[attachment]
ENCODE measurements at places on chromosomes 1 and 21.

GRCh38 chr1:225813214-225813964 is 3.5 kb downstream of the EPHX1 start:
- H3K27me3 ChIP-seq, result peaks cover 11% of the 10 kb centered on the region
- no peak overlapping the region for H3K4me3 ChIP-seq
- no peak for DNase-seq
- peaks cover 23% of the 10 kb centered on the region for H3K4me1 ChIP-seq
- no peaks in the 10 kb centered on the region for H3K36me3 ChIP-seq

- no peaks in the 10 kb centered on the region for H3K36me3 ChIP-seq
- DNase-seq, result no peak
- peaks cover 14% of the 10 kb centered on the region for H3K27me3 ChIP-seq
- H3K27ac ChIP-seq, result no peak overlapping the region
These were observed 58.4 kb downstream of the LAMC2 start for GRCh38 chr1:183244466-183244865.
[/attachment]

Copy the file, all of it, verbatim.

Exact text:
ENCODE measurements at places on chromosomes 1 and 21.

GRCh38 chr1:225813214-225813964 is 3.5 kb downstream of the EPHX1 start:
- H3K27me3 ChIP-seq, result peaks cover 11% of the 10 kb centered on the region
- no peak overlapping the region for H3K4me3 ChIP-seq
- no peak for DNase-seq
- peaks cover 23% of the 10 kb centered on the region for H3K4me1 ChIP-seq
- no peaks in the 10 kb centered on the region for H3K36me3 ChIP-seq

- no peaks in the 10 kb centered on the region for H3K36me3 ChIP-seq
- DNase-seq, result no peak
- peaks cover 14% of the 10 kb centered on the region for H3K27me3 ChIP-seq
- H3K27ac ChIP-seq, result no peak overlapping the region
These were observed 58.4 kb downstream of the LAMC2 start for GRCh38 chr1:183244466-183244865.